without a hair out of place.
Oops, I stand corrected.
I see a strangler.

And as I go for it,
a thought hits me.
Why do we have eyebrows?
What is their purpose?

Lone strips of hair
upon a bare skinned face.
Just above the eyes
they find their place.

They're random,
yet such a hassle
because when these things aren't perfect
either are you.

Do they collect falling dust
from bothering your eyes?
Do they soak up sweat
as it slips down your face?

Do they cast a unnoticeable shadow
to keep your eyes safe?
Or do they keep the balance
of the heat in your face?

Did God say to himself,
"Let's add a little hair
right there,"
just as a joke?

Did He do it to keep us questioning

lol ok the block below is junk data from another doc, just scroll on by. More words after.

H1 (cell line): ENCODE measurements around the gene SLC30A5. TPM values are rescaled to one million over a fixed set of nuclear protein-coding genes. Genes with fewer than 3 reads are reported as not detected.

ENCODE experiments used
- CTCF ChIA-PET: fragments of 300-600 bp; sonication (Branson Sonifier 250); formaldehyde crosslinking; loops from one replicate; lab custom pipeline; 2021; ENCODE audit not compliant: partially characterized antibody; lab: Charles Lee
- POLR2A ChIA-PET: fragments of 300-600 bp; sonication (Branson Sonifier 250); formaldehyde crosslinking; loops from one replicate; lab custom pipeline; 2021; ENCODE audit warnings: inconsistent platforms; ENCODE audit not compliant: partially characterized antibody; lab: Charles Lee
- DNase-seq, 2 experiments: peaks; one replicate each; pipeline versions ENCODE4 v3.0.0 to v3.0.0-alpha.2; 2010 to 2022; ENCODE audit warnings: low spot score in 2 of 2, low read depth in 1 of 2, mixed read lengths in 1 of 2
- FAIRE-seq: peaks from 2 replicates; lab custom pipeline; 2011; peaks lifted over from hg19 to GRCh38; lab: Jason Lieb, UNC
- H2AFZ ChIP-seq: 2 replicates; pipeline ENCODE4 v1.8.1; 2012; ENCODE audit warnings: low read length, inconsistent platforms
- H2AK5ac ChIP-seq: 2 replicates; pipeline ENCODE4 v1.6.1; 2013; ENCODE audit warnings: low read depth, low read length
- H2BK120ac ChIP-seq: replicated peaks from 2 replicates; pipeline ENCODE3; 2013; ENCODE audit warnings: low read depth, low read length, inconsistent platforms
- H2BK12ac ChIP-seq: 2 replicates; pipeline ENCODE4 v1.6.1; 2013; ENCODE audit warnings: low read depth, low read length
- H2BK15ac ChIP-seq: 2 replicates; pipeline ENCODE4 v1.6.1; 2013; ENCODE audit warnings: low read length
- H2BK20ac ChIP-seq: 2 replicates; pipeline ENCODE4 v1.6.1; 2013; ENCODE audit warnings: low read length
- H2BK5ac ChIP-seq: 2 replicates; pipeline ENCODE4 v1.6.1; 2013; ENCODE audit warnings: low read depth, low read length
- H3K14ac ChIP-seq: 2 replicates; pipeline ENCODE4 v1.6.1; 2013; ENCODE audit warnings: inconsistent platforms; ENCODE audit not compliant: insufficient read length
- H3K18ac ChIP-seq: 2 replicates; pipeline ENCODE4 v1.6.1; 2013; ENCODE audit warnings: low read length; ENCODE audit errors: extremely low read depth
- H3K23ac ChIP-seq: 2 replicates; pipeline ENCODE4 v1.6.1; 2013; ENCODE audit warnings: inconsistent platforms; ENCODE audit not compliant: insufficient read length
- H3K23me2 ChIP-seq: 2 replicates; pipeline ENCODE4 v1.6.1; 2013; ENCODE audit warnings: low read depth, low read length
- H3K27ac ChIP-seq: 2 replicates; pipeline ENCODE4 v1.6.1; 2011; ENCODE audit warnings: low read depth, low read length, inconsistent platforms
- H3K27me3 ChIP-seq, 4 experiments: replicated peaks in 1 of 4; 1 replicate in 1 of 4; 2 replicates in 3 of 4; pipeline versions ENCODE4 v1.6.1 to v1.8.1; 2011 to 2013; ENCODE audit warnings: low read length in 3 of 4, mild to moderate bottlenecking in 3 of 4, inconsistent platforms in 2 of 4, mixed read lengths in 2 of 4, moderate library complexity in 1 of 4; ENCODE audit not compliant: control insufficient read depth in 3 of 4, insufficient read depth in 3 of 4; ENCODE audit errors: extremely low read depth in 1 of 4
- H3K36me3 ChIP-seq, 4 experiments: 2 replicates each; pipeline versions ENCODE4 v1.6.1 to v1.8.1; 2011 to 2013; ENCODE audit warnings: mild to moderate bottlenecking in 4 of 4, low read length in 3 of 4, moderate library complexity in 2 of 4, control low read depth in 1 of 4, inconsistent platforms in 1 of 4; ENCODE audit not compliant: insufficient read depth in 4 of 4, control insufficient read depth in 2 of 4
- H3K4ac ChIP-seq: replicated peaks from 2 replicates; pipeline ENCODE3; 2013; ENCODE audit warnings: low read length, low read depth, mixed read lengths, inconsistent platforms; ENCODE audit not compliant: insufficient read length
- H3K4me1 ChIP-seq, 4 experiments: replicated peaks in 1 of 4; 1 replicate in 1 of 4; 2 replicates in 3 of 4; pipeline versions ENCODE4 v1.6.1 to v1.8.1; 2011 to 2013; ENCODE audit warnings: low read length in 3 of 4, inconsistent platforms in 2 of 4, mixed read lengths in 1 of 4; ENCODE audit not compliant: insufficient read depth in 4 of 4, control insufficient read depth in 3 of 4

if one is willing to question?

Such an insignificant matter
could inspire me to write.

Poem: Jump

Jump
BY: Hunter M.

Grab my hand.
Promise to never let go.
On the edge, we stand
and... Jump.

Poem: Impossible

Impossible
By: Hunter M.

His face. So unworldly.
So, so perfect.
No pun intended;
The face of God's finest angel.

High cheek bones,
squared jaw.
The world's best model
would be inevitably jealous.

I see him everywhere.
When I drive,
at school,
at home.

Sometimes, I just stare
at his face and body-
At the thing that reminds me
we can never truly be together.

His wings that fold up in his back.
Their feathers whiter than fresh snow
that shimmer in the golden light
that is ever in his presence.

He knows I see him,
but he never comes to me.
I've reached out before,
and where my fingers would touch his skin- nothing.

He doesn't talk;
just watches me.
And one day, when I said hello,
he waved his hand and smiled.

That's when I knew
that I was utterly in love
with him,
with my guardian angel.

Saturday, November 13, 2010

Poem: A Girl

A Girl
By: Hunter M.

There is a girl with mysterious dark eyes
There's a girl who's chocolate orbs never seem to retire